ok, this here thing about the iowa primaries ticks me off, and it's not really about the candidates.
it is about how dismissive people are about senator sanders' polled lead in new hampshire and how dismissive they are of that, because "can he really win in any state that doesn't touch vermont?"
because, see, while vermont and new hampshire are similarly shaped and geographically contiguous, they are very, very different states politically.
vermont is a deep blue state and new hampshire swings purple to red. vermont is a concealed carry without permit state (one of two), but if you shoot someone, you have to prove it was a reasonable action and that you did not have a reasonable opportunity to retreat. new hampshire is an open carry, may-issue state, and it's a STAND YOUR GROUND STATE.
new hampshire has a significantly lower minimum wage than vermont does, it provides fewer social services than vermont does, and it sells liquor at highway rest stops.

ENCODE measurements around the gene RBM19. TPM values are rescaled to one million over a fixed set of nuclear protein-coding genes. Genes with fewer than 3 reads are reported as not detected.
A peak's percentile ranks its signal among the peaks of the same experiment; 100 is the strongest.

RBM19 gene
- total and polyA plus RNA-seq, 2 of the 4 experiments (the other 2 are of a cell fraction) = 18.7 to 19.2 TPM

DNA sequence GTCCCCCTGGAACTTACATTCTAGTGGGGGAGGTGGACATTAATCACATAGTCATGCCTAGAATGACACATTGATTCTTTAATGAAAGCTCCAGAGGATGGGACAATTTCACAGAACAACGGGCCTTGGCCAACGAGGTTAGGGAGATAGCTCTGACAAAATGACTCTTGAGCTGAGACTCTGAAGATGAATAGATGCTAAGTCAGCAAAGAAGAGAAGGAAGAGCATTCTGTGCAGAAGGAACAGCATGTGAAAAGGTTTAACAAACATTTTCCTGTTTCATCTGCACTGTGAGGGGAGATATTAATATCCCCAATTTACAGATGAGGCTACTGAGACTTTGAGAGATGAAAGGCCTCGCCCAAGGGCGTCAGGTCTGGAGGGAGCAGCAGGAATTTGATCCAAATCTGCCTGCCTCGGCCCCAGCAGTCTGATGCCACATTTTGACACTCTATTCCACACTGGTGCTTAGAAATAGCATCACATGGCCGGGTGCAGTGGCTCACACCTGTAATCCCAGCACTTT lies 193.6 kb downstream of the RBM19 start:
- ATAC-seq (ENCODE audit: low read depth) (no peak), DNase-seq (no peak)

there are tollbooths on public highways in new hampshire; there are none in vermont.
new hampshire LOVES donald trump. do i hafta say more?
democratic party strategists (largely hillary supporters) want to discount senator sanders' lead in new hampshire as "favorite son effect"
but really? they do not like him over there because he's from here. it's sort of like how in michigan they don't automatically love stuff that comes out of ohio.
there IS, maybe a geographical sanders advantage here, though: because new hampshire and vermont are close together, new hampshire voters would be familiar with senator sanders' record, the same as vermont voters are familiar with john sununu or jeanne shaheen.
john sununu couldn't get himself elected second alternate animal control officer in vermont.
so if senator sanders polls well in new hampshire, it's not because he's local. it's because new hampshire voters are familiar with his record. you should not underestimate senator sanders.